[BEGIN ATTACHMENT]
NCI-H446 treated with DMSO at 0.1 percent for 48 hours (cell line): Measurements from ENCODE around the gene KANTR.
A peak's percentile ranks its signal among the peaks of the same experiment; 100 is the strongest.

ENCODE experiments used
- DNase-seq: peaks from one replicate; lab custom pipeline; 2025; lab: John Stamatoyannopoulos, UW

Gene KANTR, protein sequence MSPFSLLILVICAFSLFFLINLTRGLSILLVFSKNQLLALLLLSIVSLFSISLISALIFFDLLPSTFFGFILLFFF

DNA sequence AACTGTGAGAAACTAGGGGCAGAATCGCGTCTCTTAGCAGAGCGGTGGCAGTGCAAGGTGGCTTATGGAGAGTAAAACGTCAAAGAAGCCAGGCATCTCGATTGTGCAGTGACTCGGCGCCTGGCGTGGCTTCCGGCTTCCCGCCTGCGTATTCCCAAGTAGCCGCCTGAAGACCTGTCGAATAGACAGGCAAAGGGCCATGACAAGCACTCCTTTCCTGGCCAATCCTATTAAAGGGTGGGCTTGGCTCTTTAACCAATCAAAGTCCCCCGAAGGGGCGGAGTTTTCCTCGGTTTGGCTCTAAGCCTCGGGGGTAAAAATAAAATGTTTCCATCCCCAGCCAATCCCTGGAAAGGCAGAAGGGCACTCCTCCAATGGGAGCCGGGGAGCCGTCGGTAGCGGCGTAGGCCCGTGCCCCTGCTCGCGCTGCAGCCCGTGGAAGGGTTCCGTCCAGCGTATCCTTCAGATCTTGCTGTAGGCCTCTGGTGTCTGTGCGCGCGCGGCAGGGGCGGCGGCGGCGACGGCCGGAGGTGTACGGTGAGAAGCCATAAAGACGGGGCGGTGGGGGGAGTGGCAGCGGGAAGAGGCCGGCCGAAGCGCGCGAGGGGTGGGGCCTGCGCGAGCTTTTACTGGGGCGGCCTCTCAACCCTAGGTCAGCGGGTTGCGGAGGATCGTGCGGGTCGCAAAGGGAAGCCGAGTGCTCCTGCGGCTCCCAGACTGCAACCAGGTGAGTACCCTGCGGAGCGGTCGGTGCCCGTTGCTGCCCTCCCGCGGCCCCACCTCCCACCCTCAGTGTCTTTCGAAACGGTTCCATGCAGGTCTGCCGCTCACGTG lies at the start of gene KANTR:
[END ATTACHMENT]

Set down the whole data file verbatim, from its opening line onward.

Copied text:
NCI-H446 treated with DMSO at 0.1 percent for 48 hours (cell line): Measurements from ENCODE around the gene KANTR.
A peak's percentile ranks its signal among the peaks of the same experiment; 100 is the strongest.

ENCODE experiments used
- DNase-seq: peaks from one replicate; lab custom pipeline; 2025; lab: John Stamatoyannopoulos, UW

Gene KANTR, protein sequence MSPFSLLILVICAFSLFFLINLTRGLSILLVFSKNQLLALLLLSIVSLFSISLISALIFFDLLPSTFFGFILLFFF

DNA sequence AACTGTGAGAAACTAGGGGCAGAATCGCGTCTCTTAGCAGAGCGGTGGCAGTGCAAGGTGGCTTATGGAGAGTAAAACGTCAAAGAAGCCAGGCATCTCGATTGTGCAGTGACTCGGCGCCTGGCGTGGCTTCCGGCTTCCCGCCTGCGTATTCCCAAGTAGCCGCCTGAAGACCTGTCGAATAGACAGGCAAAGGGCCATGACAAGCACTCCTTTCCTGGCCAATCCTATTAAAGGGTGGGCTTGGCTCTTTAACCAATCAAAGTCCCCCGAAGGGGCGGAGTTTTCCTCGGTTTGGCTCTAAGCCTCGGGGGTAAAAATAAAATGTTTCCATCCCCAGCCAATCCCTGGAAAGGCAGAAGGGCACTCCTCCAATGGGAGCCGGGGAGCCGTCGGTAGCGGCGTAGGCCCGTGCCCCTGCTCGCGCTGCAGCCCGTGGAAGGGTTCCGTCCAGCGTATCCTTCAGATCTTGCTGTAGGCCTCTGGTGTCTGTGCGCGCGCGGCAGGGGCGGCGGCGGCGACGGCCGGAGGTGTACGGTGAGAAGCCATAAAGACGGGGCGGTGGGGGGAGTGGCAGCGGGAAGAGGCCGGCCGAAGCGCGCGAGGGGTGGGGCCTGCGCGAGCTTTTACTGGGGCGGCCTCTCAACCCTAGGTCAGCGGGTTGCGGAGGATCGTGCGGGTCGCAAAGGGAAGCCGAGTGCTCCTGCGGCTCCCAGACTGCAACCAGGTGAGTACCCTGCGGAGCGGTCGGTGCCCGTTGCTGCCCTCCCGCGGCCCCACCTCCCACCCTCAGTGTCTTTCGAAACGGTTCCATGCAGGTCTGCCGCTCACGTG lies at the start of gene KANTR: